Solar shingles have been around for a long time but they’ve only started to gain some significant traction in the marketplace. DOW has come up with some technological advances recently that is causing their popularity to soar. But are they ready for Massachusetts residents?
In general, I would say the answer is “no” although there are some specific situations where they could be preferable over solar panels.
The first issue is cost. The costs of a solar shingle installation are more than 50% higher than a similar capacity solar panel installation. According to DOW’s website,
A typical residential roofing installation with conventional (non-solar) materials may cost a homeowner about $10,000. This same project with a 3kW POWERHOUSE Solar Shingle System installed on a portion of the rooftop may cost the homeowner about $25,000 after federal and utility solar incentives.
A 3kW solar array in Massachusetts would run about $15,000 before incentives and about $8,700 after. Compare that to the additional $15,000 for a shingle system after subtracting the normal cost of a roof and you’re looking at a 73% cost increase to an already expensive investment.
Those costs would need to come down or their efficiency would need to increase before they could compete on cost. Of course, those hurdles are not insurmountable as the technology and manufacturing processes mature.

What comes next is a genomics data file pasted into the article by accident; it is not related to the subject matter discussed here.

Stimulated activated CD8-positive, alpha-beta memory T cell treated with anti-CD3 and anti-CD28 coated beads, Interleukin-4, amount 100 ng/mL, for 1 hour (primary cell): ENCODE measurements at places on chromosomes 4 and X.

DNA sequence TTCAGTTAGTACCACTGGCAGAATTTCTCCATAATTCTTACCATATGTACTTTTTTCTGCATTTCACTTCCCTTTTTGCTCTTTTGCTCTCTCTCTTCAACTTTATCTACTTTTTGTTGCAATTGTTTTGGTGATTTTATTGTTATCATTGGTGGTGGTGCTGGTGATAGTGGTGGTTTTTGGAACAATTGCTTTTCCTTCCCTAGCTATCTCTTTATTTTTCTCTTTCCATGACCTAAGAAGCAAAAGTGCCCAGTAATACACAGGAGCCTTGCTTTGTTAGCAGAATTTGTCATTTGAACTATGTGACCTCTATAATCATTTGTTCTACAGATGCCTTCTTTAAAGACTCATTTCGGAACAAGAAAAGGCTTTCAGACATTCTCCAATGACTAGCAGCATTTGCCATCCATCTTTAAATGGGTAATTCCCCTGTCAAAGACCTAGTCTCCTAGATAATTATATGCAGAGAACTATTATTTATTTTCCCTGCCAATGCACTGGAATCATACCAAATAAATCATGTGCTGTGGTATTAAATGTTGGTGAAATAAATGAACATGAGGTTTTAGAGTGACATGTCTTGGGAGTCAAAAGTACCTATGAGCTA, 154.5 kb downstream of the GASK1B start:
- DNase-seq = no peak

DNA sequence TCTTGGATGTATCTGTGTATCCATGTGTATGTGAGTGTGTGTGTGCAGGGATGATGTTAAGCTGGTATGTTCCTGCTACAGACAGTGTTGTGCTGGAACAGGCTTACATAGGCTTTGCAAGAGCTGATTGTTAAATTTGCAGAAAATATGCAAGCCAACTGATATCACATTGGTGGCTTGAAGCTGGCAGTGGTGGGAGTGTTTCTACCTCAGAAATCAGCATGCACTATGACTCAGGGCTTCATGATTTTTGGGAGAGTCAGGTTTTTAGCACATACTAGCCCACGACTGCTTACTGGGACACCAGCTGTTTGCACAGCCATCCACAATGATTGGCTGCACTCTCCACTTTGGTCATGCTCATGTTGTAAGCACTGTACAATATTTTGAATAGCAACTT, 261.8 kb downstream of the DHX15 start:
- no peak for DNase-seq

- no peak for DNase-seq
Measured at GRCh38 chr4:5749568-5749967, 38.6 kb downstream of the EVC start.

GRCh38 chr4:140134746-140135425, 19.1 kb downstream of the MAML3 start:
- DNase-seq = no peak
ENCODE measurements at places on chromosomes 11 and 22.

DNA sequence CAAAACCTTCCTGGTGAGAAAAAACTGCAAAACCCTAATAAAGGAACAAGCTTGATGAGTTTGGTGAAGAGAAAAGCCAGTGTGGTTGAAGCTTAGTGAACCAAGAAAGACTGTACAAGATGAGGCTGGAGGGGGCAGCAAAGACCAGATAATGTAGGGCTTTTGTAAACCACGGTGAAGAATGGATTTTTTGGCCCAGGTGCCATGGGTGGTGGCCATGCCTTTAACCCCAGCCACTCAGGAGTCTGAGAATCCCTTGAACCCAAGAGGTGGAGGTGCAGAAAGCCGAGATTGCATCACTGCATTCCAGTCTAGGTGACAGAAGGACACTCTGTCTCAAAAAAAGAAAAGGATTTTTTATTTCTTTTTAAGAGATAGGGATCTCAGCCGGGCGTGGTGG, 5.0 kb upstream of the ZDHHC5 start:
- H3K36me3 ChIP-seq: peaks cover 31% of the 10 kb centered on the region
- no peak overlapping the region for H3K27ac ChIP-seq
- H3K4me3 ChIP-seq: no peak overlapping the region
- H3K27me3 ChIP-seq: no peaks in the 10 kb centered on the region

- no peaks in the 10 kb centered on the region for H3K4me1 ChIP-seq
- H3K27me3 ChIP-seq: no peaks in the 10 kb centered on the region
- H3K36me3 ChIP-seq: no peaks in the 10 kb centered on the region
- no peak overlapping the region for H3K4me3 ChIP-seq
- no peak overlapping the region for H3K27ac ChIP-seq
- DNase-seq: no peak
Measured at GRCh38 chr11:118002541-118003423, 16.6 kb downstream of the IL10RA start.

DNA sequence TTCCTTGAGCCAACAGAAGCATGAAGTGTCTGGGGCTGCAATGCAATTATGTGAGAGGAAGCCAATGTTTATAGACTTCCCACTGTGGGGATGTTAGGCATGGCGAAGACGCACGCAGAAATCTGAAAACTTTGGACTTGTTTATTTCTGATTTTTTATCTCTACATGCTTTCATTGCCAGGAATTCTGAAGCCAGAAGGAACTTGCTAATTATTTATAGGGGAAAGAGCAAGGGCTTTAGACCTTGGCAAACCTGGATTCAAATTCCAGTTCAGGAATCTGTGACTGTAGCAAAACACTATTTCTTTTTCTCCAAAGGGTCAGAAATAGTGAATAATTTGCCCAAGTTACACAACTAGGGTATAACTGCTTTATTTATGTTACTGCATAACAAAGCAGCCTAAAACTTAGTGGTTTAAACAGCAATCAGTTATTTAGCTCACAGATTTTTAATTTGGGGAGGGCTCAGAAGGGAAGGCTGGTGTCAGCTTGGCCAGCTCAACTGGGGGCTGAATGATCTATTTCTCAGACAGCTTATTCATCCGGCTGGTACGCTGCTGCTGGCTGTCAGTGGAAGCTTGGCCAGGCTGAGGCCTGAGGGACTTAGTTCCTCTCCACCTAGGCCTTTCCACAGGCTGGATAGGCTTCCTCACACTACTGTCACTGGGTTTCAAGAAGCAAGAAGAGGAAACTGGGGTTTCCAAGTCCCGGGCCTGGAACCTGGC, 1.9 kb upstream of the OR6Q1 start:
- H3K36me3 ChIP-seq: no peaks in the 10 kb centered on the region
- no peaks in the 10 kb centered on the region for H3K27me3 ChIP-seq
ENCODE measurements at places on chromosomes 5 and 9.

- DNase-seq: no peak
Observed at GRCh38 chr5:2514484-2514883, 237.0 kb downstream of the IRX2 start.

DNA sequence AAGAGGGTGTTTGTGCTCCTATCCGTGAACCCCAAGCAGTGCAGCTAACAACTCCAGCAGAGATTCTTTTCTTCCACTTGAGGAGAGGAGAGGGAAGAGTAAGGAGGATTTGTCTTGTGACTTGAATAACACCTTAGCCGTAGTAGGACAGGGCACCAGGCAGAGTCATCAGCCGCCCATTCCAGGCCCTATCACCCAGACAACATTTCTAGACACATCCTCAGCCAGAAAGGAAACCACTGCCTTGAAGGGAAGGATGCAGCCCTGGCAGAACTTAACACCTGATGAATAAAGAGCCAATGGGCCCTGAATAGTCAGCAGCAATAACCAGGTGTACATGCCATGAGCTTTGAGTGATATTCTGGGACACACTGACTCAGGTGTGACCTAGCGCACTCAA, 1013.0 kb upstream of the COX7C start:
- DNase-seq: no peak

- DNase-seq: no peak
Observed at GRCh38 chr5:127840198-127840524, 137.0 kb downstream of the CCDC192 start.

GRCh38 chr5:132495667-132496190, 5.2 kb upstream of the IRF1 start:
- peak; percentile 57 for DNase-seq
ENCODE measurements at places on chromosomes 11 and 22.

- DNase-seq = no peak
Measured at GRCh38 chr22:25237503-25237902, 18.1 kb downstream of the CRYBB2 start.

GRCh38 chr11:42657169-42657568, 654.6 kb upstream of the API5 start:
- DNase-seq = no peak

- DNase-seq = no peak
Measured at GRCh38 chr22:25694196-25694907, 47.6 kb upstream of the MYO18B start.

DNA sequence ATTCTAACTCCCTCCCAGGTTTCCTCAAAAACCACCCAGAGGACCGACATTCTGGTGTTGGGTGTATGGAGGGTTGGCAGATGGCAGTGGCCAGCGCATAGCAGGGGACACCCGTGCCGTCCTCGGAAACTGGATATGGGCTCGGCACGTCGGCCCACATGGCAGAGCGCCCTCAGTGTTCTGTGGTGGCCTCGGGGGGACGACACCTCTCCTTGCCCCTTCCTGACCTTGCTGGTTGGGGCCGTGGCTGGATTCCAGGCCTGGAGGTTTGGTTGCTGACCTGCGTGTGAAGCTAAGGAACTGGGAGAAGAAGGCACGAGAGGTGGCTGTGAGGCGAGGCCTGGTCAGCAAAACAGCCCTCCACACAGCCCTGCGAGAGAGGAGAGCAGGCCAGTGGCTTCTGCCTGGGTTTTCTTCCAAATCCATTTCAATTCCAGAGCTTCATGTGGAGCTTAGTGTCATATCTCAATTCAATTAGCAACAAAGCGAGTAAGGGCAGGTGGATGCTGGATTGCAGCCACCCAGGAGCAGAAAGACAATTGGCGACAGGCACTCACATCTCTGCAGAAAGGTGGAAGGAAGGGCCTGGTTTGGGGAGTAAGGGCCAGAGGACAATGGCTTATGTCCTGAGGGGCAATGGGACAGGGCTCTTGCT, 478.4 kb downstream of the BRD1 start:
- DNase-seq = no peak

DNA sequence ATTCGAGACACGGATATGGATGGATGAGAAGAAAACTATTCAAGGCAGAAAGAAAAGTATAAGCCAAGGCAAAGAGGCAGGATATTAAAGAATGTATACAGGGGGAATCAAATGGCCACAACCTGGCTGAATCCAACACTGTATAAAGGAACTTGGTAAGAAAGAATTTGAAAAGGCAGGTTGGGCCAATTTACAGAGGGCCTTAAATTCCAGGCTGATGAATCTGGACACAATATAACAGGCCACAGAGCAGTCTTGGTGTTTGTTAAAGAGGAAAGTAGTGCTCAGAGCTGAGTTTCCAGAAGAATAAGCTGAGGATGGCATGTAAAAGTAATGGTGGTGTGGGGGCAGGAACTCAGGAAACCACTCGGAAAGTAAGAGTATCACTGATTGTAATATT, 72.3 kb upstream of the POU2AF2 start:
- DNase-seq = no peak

Another issue concerns leasing, currently the biggest source of financing for residential solar installations. Since these solar shingles also act as a roof, the leasing mechanism becomes complicated because the homeowner is now leasing part of their house’s structure. What would happen if the lessee defaulted or moved? Would the leasing company remove the homeowner’s roof?
Even if these issues get resolved, solar shingles will never completely replace solar panels as an option because they require a roof with the ideal orientation and angle. Solar panels have racks which can be used to better angle the panels to capture sunlight whereas shingles rely on the roof being perfectly situated. Obviously they could not be used in flat-roof or ground-mounted systems.
Where I do think they have a place is in new constructions, where leasing is not a consideration and the developer has control over the house’s orientation and roof angle. Plus the additional cost can be spread over 30 years instead of 5-10 years for a solar panel loan. Additionally, solar shingles are more aesthetically pleasing than solar panels and integrate right into the roofing surface. If you value form over function, they may be an option for you.
But in general, while I think they certainly bear watching, they are still several years away from being considered an option for all but a few homeowners.